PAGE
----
Apple often likes to point to how people use their iPhones and iPads in the real world when they have any kind of press meeting. It was evident once again at the new iPad and MacBook Pro event that we witnessed earlier this week. And with good reason, because iOS devices have generally changed the way we do so many things that Apple is right to show off about it.

Take this microscope as a prime example. It costs around $10, which is the first interesting part. The second is that it uses an iPhone and a collection of ragtag parts in order to to work, which is interesting in itself.

It’s only when you look at the full list of parts that the real awe kicks in; an iPhone, some Plexiglas slides, a wood base and the laser pointer. We told you it was cheap!


So, after exchanging a crisp $10 note for the required parts – excluding the iPhone, of course – this little wonder was thought up by Instructables user Yoshinok. The result is a digital microscope that uses the power of the iPhone’s camera combined with a laser pointer for magnification. Yoshinok is using either an iPhone 4 or iPhone 4s in his video, but obviously this could work with other phones or even an iPad with varying results.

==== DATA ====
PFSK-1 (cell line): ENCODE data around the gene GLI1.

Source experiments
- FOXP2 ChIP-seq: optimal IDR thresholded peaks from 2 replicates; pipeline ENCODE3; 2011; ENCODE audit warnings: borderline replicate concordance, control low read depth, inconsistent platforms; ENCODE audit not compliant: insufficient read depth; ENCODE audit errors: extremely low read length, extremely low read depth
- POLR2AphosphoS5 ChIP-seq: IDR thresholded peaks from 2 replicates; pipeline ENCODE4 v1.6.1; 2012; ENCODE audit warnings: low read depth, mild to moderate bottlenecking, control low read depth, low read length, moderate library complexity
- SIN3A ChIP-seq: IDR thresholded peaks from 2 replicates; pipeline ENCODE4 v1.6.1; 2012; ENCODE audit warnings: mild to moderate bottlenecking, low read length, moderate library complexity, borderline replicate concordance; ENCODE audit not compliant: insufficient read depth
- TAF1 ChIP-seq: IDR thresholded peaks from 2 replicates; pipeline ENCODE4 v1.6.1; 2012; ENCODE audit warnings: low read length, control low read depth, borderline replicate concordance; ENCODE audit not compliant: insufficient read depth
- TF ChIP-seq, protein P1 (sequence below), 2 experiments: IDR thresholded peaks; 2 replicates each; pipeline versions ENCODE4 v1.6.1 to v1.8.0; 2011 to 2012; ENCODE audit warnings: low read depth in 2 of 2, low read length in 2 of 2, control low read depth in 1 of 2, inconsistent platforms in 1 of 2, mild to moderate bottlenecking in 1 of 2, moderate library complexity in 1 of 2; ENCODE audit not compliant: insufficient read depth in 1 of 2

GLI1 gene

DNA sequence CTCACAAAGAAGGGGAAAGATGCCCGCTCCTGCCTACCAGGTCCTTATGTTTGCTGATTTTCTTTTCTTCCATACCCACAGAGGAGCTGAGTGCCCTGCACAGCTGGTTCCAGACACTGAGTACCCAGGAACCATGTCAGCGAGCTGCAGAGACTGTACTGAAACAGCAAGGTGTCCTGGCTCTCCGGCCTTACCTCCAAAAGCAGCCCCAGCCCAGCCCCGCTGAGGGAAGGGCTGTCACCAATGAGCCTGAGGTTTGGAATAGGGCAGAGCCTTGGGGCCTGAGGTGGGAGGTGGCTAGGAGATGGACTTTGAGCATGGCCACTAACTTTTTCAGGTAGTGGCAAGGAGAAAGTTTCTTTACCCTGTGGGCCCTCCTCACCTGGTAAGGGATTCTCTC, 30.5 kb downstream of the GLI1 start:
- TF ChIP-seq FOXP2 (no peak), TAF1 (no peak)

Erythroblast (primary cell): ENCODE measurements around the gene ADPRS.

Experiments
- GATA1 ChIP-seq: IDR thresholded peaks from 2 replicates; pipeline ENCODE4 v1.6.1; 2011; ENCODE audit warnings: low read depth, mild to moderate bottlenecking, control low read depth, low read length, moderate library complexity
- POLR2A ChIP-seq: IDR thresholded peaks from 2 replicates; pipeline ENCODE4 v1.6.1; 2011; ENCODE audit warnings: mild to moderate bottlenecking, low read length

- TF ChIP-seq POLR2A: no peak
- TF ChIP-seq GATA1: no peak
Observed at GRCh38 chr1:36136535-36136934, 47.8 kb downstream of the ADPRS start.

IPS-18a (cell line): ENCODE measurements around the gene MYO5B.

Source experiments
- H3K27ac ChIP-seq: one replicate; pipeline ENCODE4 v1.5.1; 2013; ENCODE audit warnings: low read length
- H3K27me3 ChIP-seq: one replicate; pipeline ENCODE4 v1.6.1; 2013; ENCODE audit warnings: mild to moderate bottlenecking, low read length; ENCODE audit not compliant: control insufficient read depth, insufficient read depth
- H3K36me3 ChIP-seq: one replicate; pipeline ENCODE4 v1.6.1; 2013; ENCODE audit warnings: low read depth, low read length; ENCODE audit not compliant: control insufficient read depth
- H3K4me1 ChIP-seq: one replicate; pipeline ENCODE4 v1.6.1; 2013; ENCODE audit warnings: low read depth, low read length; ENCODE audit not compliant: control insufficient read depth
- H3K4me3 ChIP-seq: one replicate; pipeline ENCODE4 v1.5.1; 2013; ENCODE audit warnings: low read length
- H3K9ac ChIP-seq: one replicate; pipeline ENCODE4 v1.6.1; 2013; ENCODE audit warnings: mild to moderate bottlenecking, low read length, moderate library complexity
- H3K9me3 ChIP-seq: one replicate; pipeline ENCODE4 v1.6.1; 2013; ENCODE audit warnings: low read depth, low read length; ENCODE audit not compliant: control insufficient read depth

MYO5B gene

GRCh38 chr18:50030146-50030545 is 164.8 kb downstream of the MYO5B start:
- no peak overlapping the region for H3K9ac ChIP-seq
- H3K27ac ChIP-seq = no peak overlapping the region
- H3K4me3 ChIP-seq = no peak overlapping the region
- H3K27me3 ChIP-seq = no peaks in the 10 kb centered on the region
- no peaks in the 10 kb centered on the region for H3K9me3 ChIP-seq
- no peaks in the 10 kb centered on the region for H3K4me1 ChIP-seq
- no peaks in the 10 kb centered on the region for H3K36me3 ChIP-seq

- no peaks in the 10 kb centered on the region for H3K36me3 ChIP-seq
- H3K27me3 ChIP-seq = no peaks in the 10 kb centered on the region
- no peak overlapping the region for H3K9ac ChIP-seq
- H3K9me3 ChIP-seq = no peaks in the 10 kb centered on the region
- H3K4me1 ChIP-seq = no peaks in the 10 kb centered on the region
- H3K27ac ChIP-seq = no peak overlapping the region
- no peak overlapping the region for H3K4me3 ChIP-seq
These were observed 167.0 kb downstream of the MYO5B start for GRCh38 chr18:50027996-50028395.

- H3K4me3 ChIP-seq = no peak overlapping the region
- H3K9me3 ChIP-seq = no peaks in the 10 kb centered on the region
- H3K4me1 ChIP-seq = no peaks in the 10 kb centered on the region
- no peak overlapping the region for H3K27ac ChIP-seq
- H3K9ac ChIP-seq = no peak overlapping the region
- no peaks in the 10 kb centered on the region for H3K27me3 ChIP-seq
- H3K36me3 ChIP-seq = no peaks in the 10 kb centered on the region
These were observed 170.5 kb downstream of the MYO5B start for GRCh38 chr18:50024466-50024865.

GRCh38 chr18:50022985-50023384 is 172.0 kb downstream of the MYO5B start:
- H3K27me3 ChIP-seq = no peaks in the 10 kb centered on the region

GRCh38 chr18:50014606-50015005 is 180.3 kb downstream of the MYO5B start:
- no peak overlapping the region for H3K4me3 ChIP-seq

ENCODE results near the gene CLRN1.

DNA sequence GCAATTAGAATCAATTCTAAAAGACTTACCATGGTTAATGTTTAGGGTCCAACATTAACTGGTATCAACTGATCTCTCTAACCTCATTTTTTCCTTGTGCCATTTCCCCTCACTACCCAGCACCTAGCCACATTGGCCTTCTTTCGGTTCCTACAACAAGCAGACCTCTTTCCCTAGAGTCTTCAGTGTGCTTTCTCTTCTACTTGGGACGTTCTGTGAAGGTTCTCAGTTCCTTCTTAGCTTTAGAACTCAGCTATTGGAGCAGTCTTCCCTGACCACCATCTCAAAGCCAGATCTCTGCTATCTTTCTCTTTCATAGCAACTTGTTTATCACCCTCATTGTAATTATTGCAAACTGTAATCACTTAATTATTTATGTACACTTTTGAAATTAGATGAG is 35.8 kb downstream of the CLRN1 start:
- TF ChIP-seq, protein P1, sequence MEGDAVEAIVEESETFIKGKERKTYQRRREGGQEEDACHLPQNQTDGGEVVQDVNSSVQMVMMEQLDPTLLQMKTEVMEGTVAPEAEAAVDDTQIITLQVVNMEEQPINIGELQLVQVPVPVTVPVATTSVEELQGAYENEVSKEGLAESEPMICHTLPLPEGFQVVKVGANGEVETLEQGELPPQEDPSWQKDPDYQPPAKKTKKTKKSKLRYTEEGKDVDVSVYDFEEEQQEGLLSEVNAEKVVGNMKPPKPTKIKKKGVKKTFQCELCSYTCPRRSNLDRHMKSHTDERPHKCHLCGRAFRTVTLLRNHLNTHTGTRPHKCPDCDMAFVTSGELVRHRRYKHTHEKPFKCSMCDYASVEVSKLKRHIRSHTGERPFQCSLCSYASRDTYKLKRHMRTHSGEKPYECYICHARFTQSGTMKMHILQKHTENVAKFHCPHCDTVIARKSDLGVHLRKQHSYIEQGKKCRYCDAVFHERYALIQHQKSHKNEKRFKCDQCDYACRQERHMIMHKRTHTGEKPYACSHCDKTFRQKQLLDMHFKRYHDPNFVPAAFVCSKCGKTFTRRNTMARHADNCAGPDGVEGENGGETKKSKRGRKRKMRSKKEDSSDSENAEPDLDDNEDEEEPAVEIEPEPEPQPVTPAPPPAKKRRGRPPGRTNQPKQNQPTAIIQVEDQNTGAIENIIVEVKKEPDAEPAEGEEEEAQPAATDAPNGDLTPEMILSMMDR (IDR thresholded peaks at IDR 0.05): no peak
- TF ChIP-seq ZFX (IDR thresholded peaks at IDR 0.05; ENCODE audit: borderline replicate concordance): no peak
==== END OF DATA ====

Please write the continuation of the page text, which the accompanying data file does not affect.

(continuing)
Oh, and as for the quality of the finished product? Well, apparently it’s capable of 175x magnification which is enough to spy individual plant cells. Impressive, no? We certainly thought so.


Yoshinok says that the project could eventually be used in schools or other institutions where they simply don’t have the budget to spend a small fortune on real digital microscopes. We like the sound of that, and using something like this might even have been enough to keep us interested at school!

But here’s the fun question: would you try to make this microscope in the vicinity of your home? I mean, come on, it’s just 10 bucks, and a little effort to make things ticking. If we find the right tools, then we’re going to definitely give this one a shot!

Leave your comments below on what you think about the whole thing. Will this change the way we use microscopes? or is this pure novelty?

(Source: Instructables)

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